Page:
An in-depth look at the Medical History of Hypnosis
Trusted and being used for over thousands of years, medical hypnosis is an acknowledged form of medical treatment. Hypnosis is regarded as one of the oldest forms of medical therapy dating back to ancient Egypt. There are writings to support that date as far back as 3000 BC describing the use of hypnosis for treating various human illnesses.
The era prior to the 15th century, the humans considered a disease as a punishment from Gods. For getting rid of that punishment, the healers of that time including the priests, shamans, and witch doctors, induced an altered state of consciousness, to help heal. They seldom did this to their patient, and sometimes to themselves or to both of them. Different techniques incorporated in ritualistic ways were used during that process like the chanting, drums, dancing, fire and drugs.
In the midst of treatment, the common element revolved around creating a suggestion that would be accepted by the patient’s conscious and subconscious mind. Hence the treatment used the patient’s power of belief. The most important use of hypnosis in that era was in the area of anesthesia as it didn’t exist at all until the mid-nineteenth century.
In the 18th century, Franz Anton Mesmer, concluded that an individual can influence the magnetic fluid to bring about healing. He also established salons wherein patients applied magnets to afflicted parts of their body.
Hypnosis is not regarded as a cure but it is a tool used for stress management, various dental and medical anxiety and anaesthesia, even in obstetrics. It can help change your subconscious programming and beliefs thus, using the power of your mind towards improving your life. As a result, this treatment can also be effectual for pain management, including pain associated with cancer; as an add-on to psychotherapy, and in the successful management of a wide range of anxiety, phobic, and other medical and psychological problems.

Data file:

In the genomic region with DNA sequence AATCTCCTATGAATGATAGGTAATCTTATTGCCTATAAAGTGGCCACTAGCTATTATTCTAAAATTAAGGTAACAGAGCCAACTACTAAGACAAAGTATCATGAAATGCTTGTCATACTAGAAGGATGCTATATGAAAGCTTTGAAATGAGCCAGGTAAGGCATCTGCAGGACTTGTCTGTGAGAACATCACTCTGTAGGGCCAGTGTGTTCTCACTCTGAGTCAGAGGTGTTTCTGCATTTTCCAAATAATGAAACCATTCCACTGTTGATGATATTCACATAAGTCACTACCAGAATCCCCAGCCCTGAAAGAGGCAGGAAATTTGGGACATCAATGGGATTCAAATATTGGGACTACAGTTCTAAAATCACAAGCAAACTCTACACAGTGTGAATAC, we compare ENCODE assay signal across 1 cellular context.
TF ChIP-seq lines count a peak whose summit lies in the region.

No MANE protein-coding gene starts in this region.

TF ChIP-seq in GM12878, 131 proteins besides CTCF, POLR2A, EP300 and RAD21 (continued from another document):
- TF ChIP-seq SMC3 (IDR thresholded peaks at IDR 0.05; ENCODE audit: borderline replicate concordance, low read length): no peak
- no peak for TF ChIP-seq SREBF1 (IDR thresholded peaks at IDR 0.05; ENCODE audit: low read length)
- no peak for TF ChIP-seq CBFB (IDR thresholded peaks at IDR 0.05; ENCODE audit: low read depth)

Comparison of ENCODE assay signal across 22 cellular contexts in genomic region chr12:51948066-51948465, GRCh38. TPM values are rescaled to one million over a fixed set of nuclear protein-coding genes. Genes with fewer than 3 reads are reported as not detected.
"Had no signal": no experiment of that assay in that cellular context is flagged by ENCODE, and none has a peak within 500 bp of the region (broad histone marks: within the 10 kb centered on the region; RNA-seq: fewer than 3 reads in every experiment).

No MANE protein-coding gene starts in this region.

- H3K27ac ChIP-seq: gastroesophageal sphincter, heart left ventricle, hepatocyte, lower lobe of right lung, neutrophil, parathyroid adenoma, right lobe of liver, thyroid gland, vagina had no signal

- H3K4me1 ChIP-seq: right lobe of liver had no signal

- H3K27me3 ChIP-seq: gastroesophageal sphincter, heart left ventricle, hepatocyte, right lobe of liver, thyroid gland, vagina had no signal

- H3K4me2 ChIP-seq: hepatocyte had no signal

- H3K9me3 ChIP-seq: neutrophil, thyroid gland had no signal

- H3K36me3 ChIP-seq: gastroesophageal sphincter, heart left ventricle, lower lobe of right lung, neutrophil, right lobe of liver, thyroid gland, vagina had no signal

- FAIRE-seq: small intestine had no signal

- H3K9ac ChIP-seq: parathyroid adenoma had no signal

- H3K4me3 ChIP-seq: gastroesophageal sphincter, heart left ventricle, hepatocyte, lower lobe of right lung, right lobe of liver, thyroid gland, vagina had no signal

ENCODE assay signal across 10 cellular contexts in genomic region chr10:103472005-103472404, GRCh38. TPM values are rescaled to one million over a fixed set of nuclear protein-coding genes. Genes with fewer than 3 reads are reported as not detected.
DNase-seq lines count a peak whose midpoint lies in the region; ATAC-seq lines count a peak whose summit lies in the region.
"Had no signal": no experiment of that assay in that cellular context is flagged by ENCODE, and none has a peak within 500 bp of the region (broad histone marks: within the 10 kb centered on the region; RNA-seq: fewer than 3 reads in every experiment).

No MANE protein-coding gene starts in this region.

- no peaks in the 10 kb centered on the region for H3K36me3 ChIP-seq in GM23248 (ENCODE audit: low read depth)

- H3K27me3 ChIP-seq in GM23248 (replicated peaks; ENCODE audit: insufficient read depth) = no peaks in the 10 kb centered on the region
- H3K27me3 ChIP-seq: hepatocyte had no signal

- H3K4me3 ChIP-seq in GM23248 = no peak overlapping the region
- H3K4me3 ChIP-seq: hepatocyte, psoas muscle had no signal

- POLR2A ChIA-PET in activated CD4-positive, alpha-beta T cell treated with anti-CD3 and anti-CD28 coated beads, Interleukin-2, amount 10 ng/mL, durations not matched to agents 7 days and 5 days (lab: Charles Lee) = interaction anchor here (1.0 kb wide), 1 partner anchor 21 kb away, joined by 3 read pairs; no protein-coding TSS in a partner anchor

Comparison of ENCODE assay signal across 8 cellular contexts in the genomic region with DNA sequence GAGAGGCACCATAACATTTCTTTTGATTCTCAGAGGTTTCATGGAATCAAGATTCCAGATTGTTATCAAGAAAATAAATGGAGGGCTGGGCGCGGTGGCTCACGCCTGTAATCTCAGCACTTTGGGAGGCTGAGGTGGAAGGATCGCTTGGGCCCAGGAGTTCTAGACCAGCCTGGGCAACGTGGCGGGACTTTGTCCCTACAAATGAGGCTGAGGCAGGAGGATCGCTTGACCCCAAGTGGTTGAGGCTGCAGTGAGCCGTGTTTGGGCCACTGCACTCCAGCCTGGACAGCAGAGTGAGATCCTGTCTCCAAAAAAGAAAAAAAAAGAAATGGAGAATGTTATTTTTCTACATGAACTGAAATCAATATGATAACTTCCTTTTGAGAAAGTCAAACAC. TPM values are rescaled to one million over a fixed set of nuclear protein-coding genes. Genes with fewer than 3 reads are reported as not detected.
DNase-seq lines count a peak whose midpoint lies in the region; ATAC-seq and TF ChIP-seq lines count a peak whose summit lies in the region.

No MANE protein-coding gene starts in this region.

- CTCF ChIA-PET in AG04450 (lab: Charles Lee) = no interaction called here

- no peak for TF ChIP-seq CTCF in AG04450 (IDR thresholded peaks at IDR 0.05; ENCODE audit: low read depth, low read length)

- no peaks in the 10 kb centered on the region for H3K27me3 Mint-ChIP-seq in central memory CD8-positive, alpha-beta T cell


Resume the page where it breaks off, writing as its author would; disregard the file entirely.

Hypnosis has always remained as an interesting topic for researches, therefore there has been over a century of careful scientific study related to hypnosis. The first scientists to become interested in studying about hypnosis were doctors particularly Liebault and Coue at the Nancy School, and Charcot and Janet at Salpetriere. They contributed significantly in developing theories to explain what they saw. On the other hand, modern research can be divided along academic and clinical lines.
Clinical hypnosis research involves the following:
- The conditions that can be treated effectively with hypnosis
- The way to use hypnotic techniques
- Hypnosis alongside other treatments – Is it useful?
- The kinds of patients that can be benefited most from hypnosis
The academic study of hypnosis is more related with finding out what hypnosis is and how it actually works. It can be validated with the following questions:
- How can hypnosis be defined and suggested?
- Does it affect memory recall?
- How hypnosis affects attention?
- How the brain process hypnotic suggestions?
Thus, hypnosis can also be effectively used to explore phenomenon like memory, attention, perception & hallucination, pain, and voluntary motor control. Clinical studies have looked at the degree of effectiveness of hypnosis as a clinical tool for pain management, depression, smoking cessation, weight loss, and making surgery safer, quicker, and more comfortable.